The Known Causes of Vascular Dementia
Vascular dementia results from conditions that damage your brain's blood vessels, reducing their ability to supply your brain with the amounts of nutrition and oxygen it needs to perform thought processes effectively.
Common conditions that may lead to vascular dementia include:
- Stroke (infarction) blocking a brain artery. Strokes that block a brain artery usually cause a range of symptoms that may include vascular dementia. But some strokes don't cause any noticeable symptoms. These "silent brain infarctions" still increase dementia risk.
With both silent and apparent strokes, the risk of vascular dementia increases with the number of infarctions that occur over time. One type of vascular dementia involving many strokes is called multi-infarct dementia.
- Narrowed or chronically damaged brain blood vessels. Conditions that narrow or inflict long-term damage on your brain blood vessels also can lead to vascular dementia. These conditions include the wear and tear associated with aging; high blood pressure; hardening of the arteries; diabetes; lupus erythematosus; brain hemorrhage; and temporal arteritis
In general, the risk factors for vascular dementia are the same as those for heart disease and stroke. Risk factors for vascular dementia include:
- Increasing age. Your risk for vascular dementia rises as you grow older. The disorder is rare before age 65, and risk rises substantially as you reach your 80s and 90s.
- History of heart attack, strokes or mini strokes. If you've had a heart attack, you may be at increased risk of having blood vessel problems in your brain. The brain damage that occurs with a stroke or a mini stroke (transient ischemic attack) may increase your risk of developing dementia.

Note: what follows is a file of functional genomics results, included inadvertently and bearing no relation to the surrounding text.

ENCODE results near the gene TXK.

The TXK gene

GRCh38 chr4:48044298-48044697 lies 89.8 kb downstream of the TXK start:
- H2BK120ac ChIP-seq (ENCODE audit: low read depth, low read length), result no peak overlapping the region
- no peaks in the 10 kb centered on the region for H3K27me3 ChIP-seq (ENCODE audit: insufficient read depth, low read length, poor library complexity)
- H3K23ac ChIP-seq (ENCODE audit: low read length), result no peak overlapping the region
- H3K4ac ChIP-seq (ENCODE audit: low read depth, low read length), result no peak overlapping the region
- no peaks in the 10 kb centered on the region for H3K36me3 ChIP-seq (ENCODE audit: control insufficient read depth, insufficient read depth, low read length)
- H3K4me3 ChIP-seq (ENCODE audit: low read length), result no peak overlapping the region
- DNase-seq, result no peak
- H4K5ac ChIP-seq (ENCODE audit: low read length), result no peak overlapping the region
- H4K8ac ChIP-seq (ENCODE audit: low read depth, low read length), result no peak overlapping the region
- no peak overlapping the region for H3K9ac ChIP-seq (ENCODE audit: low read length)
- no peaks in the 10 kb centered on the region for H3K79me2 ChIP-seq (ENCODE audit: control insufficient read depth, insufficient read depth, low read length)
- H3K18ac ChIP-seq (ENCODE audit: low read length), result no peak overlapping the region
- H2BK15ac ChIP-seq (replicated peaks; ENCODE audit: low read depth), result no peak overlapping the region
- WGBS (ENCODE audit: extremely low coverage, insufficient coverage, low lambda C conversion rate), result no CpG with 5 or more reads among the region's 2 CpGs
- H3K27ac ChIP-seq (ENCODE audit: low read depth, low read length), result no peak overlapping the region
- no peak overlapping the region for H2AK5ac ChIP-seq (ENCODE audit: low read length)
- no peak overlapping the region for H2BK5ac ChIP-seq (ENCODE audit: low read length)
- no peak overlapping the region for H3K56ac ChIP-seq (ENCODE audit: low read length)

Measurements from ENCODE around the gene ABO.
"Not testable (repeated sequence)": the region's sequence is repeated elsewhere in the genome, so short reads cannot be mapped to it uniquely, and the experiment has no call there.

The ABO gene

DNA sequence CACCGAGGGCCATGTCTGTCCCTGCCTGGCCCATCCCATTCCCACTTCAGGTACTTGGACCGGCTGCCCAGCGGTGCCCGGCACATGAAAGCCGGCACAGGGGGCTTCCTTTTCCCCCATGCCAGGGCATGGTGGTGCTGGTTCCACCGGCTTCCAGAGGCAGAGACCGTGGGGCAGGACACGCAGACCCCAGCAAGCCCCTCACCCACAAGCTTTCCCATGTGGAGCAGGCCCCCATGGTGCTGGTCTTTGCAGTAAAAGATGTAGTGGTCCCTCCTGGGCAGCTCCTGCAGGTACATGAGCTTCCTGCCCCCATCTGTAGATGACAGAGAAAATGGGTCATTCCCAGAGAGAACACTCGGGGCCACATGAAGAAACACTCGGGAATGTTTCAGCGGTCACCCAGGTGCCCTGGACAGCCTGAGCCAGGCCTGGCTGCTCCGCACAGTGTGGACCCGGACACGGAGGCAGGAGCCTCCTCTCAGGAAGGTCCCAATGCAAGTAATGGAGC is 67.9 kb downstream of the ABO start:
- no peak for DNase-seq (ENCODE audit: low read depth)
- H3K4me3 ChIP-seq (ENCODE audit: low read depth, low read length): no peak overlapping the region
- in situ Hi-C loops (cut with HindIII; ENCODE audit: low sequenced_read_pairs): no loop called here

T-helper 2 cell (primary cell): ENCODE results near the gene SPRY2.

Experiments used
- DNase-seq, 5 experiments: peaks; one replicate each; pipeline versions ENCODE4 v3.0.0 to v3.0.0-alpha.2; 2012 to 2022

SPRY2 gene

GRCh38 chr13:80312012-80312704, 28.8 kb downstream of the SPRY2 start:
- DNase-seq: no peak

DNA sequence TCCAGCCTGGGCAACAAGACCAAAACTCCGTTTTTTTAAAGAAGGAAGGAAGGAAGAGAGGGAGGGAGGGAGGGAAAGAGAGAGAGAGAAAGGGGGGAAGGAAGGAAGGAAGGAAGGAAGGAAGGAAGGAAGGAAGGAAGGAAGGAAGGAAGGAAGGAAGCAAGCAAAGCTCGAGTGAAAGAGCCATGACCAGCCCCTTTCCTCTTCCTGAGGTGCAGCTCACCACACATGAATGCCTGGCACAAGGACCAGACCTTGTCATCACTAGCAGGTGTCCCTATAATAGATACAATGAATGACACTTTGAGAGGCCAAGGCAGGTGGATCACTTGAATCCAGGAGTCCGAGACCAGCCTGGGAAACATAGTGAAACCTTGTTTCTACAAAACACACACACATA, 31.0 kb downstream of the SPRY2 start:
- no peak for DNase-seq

- Atherosclerosis. This condition occurs when deposits of cholesterol and other substances (plaques) build up in your arteries and narrow your blood vessels. Atherosclerosis can increase your risk of vascular dementia — and possibly your risk of Alzheimer's disease — by reducing the flow of blood that nourishes your brain.
- High cholesterol. Elevated levels of low-density lipoprotein (LDL), the so-called "bad" cholesterol, are associated with an increased risk of vascular dementia, and possibly with a higher risk of Alzheimer's disease.
- High blood pressure. When your blood pressure's too high, it puts extra stress on blood vessels everywhere in your body, including your brain. This increases the risk of vascular problems in the brain.
- Diabetes. High glucose levels damage blood vessels throughout your body. Damage in brain blood vessels can increase your risk of stroke and vascular dementia.
- Smoking. Smoking directly damages your blood vessels, increasing your risk of atherosclerosis and other circulatory diseases, including vascular dementia.
- Obesity. Being overweight is a well-known risk factor for vascular diseases in general, and therefore, presumably increases your risk of vascular dementia.
- Atrial fibrillation. In this abnormal heart rhythm, the upper chambers of your heart begin to beat rapidly and irregularly, out of coordination with your heart's lower chambers. Atrial fibrillation increases your risk of stroke by leading to poor blood flow to your brain and elsewhere in your body.
Keep your vascular system in good health with the addition of vascutin on a daily basis.